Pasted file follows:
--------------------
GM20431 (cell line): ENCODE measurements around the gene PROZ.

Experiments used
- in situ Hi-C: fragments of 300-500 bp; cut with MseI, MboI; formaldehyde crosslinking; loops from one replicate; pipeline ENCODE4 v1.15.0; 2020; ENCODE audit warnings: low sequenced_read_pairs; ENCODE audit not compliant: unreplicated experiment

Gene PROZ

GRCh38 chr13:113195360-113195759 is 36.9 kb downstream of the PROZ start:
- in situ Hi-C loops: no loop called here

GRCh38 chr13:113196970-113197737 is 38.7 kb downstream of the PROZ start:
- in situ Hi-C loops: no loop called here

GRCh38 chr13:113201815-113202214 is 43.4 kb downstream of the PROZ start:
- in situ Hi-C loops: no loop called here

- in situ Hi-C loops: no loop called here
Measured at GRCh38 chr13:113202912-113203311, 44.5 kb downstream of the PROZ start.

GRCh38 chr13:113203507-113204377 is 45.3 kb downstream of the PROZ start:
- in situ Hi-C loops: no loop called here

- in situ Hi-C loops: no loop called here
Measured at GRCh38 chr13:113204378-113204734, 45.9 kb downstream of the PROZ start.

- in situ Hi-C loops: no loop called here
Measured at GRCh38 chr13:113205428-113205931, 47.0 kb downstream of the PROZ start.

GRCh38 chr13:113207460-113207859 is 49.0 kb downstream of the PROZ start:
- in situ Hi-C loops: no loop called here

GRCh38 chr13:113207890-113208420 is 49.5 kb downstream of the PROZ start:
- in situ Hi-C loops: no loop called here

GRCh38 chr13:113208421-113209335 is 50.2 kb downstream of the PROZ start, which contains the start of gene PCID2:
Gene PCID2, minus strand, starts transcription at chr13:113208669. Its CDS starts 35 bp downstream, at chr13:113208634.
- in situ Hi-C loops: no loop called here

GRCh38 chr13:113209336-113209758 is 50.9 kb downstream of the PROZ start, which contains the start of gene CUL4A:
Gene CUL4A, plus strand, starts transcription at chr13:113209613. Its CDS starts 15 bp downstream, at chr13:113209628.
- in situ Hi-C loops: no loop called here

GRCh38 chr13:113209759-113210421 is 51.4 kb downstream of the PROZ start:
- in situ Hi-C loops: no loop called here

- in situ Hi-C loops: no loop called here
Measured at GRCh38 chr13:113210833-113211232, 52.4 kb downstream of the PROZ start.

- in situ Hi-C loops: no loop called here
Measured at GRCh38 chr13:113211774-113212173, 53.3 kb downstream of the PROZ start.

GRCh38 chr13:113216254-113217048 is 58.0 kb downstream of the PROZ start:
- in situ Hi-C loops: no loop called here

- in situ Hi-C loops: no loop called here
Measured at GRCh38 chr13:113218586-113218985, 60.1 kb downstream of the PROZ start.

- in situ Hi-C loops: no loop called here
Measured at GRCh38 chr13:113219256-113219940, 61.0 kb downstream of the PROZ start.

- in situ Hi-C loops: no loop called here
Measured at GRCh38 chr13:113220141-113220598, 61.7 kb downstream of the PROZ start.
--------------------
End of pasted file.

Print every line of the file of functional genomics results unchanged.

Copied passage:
GM20431 (cell line): ENCODE measurements around the gene PROZ.

Experiments used
- in situ Hi-C: fragments of 300-500 bp; cut with MseI, MboI; formaldehyde crosslinking; loops from one replicate; pipeline ENCODE4 v1.15.0; 2020; ENCODE audit warnings: low sequenced_read_pairs; ENCODE audit not compliant: unreplicated experiment

Gene PROZ

GRCh38 chr13:113195360-113195759 is 36.9 kb downstream of the PROZ start:
- in situ Hi-C loops: no loop called here

GRCh38 chr13:113196970-113197737 is 38.7 kb downstream of the PROZ start:
- in situ Hi-C loops: no loop called here

GRCh38 chr13:113201815-113202214 is 43.4 kb downstream of the PROZ start:
- in situ Hi-C loops: no loop called here

- in situ Hi-C loops: no loop called here
Measured at GRCh38 chr13:113202912-113203311, 44.5 kb downstream of the PROZ start.

GRCh38 chr13:113203507-113204377 is 45.3 kb downstream of the PROZ start:
- in situ Hi-C loops: no loop called here

- in situ Hi-C loops: no loop called here
Measured at GRCh38 chr13:113204378-113204734, 45.9 kb downstream of the PROZ start.

- in situ Hi-C loops: no loop called here
Measured at GRCh38 chr13:113205428-113205931, 47.0 kb downstream of the PROZ start.

GRCh38 chr13:113207460-113207859 is 49.0 kb downstream of the PROZ start:
- in situ Hi-C loops: no loop called here

GRCh38 chr13:113207890-113208420 is 49.5 kb downstream of the PROZ start:
- in situ Hi-C loops: no loop called here

GRCh38 chr13:113208421-113209335 is 50.2 kb downstream of the PROZ start, which contains the start of gene PCID2:
Gene PCID2, minus strand, starts transcription at chr13:113208669. Its CDS starts 35 bp downstream, at chr13:113208634.
- in situ Hi-C loops: no loop called here

GRCh38 chr13:113209336-113209758 is 50.9 kb downstream of the PROZ start, which contains the start of gene CUL4A:
Gene CUL4A, plus strand, starts transcription at chr13:113209613. Its CDS starts 15 bp downstream, at chr13:113209628.
- in situ Hi-C loops: no loop called here

GRCh38 chr13:113209759-113210421 is 51.4 kb downstream of the PROZ start:
- in situ Hi-C loops: no loop called here

- in situ Hi-C loops: no loop called here
Measured at GRCh38 chr13:113210833-113211232, 52.4 kb downstream of the PROZ start.

- in situ Hi-C loops: no loop called here
Measured at GRCh38 chr13:113211774-113212173, 53.3 kb downstream of the PROZ start.

GRCh38 chr13:113216254-113217048 is 58.0 kb downstream of the PROZ start:
- in situ Hi-C loops: no loop called here

- in situ Hi-C loops: no loop called here
Measured at GRCh38 chr13:113218586-113218985, 60.1 kb downstream of the PROZ start.

- in situ Hi-C loops: no loop called here
Measured at GRCh38 chr13:113219256-113219940, 61.0 kb downstream of the PROZ start.

- in situ Hi-C loops: no loop called here
Measured at GRCh38 chr13:113220141-113220598, 61.7 kb downstream of the PROZ start.